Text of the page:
Matt Cutts, Google's Head of Webspam, made big waves in the content marketing community last week when he published a new blog post titled "The decay and fall of guest blogging for SEO," as you've likely already heard. Marketers are up in arms and basically panicking, wondering if all the time they've invested in guest blogging will be wasted. Professional SEOs, along with people that make livings building links and influence, are crying out that Matt Cutts is wrong (Side note: that part makes me laugh. Whether he's technically right or wrong, when it comes to Google SEO and spam, he's right).

I can't help but feel the urge to shout, "Settle down, everyone!" But I haven't because: 1. You all live inside my computer, which doesn't have a microphone, and 2. While everyone's fear and outrage isn't entirely misplaced, they aren't looking at the big picture.

This outlook, that the point of guest blogging is to boost SEO, is one of the reasons Matt Cutts said in that post that "we can't have nice things in the SEO space" (excellent way of putting it, Matty). SEOs wearing black hats and marketers looking to cut corners are so wholly focused on this one benefit that it's what drives their content and SEO strategies. They're approaching guest blogging thinking only about backlinks.

There's more to guest blogging than backlinks, and that's what you should be focusing on. Click to tweet this

Let's not forget that. SEO is only one of dozens of reasons to guest blog. Even the post title says "guest blogging for SEO," not guest blogging in general. The next time Matt Cutts posts a blog post or video on the subject (which he's been talking/ranting about since at least 2012), remember that you also guest blog to:

1. Build traffic (Tweet this reason)

While guest blogging may soon do nothing to boost your website's organic traffic, don't forget that people actually click the links in posts - you don't just put them there for search engines. Whether it's in your author bio or in the body of the post, that's a link that interested readers can click. You never know which of those readers will turn into your next social media follower, blog subscriber, or even your next customer.

Any link on the web has the chance of bringing you referral traffic, and if your website is well-designed, informative, user friendly, and filled with great content, you have a great chance of turning that one click into a repeat visitor.

2. Build influence (Tweet this reason)

Writing content for your own company or website will create a community of readers over time, but it can be hard to draw in new devoted readers. By posting on another blog with its own devoted audience, you're putting your thoughts, opinions, and expertise in front of hundreds, thousands, or even millions of people. What's more, since they already trust the publication you're guest blogging for, they inherently already trust you a little bit. If they know that a certain blog writes high-quality content and is trustworthy, the fact that the blog has deemed you worthy enough to contribute content says something to its readers.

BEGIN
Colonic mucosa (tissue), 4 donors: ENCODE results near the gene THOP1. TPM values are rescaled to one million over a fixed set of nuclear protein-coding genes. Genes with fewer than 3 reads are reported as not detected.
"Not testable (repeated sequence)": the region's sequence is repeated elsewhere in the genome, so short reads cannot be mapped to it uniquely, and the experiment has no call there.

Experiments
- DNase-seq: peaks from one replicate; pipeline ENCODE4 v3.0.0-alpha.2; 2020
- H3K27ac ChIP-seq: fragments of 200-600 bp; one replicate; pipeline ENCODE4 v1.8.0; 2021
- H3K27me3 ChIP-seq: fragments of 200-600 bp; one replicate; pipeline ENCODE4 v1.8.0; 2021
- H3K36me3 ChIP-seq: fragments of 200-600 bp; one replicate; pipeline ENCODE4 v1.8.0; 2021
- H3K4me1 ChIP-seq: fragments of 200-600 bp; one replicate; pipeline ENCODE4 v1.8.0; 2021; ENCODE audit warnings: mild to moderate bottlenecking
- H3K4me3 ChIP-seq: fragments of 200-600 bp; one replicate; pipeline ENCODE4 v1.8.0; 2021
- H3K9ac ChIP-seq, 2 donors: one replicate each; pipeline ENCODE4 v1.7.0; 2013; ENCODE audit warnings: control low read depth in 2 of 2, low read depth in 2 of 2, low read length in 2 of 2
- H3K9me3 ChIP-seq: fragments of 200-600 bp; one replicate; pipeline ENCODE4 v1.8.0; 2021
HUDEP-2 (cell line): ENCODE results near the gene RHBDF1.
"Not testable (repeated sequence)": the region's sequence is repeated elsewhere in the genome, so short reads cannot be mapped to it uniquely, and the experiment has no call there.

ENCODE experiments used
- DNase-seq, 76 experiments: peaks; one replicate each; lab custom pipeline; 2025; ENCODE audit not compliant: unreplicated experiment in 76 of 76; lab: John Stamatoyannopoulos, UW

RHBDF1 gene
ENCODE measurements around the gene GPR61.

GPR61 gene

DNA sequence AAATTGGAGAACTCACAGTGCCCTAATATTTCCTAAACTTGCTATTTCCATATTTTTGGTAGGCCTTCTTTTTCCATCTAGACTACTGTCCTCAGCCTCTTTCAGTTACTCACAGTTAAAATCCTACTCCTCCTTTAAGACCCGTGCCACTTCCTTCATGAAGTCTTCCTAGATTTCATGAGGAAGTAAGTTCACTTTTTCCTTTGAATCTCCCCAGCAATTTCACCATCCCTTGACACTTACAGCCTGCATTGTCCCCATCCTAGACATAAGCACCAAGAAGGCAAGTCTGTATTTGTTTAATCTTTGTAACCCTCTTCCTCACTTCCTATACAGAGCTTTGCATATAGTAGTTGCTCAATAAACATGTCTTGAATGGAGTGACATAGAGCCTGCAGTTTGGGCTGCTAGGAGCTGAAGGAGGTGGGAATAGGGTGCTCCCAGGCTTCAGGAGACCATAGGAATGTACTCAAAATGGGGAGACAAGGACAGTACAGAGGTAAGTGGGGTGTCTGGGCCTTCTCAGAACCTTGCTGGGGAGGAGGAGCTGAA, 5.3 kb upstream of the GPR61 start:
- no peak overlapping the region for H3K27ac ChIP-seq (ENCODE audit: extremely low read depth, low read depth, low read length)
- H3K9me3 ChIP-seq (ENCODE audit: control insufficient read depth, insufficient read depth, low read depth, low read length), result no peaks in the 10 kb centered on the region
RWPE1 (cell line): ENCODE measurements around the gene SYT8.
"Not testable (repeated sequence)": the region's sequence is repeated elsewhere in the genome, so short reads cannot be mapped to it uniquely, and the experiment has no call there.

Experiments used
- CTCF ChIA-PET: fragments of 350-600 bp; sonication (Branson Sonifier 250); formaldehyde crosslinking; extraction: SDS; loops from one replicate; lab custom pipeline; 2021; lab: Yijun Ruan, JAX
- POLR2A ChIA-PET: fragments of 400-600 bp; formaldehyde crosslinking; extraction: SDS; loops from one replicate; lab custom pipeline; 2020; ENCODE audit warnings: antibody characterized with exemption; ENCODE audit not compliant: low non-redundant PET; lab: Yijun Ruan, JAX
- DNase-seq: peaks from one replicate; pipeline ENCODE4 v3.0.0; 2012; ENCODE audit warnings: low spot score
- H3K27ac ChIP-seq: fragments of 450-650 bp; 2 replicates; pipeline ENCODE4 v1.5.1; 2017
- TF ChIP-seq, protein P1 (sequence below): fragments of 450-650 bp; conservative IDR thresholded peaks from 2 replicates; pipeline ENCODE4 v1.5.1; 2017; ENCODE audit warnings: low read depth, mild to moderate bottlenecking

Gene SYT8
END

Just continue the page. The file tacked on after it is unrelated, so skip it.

3. Build relationships (Tweet this reason)

Guest posts can be a great networking tool. The foundation of a great professional relationship is two people being able to help each other when help is needed. And do you know what most websites need? Content. Blog posts. Expertise. Whatever you want to call it, marketers can never have enough content, as long as it's good. Help out a peer by contributing great content to their blog when they need a hand. Through the process, you'll get to know each other better, you're gaining more experience in writing and content creation, you get all of the non-SEO benefits of guest blogging, and they'll likely be willing to help you with something in the future.

4. Build a social following (Tweet this reason)

Let's say Matt Cutts' opinions influence a new Google algorithm, and guest blogging eventually has no SEO benefit. That can actually be seen as a great opportunity. The guest bloggers currently linking to their companies' homepages or new feature landing pages can now take a chance to promote other areas of their online presence, instead. A company may have an amazing LinkedIn page just waiting to convert visitors into customers or new hires, but they're not spreading the link to that around the blogosphere. Try promoting some of your other properties, rather than your main one, and see if you get results beyond a higher ranking.

5. Build experience (Tweet this reason)

Many people (rightfully) say that the best way to become a better writer is to write more. Write more, write differently, write about new things. The more you write, the better you get. I doubt there's a single person who can look at the first blog post they ever wrote and think, "Nope, I couldn't do better than that today." Guest posting is a great way to broaden your horizons. You can write about topics that would be out of place on you or your company's blog, write in different formats, and use a different voice. All of this will help you improve your writing.

I could go on for a lot longer. There are dozens (if not hundreds) of reasons to guest blog, none of which have to do with a higher ranking on Google. What are your reasons for guest blogging, or accepting guest posts? Share below in the comments!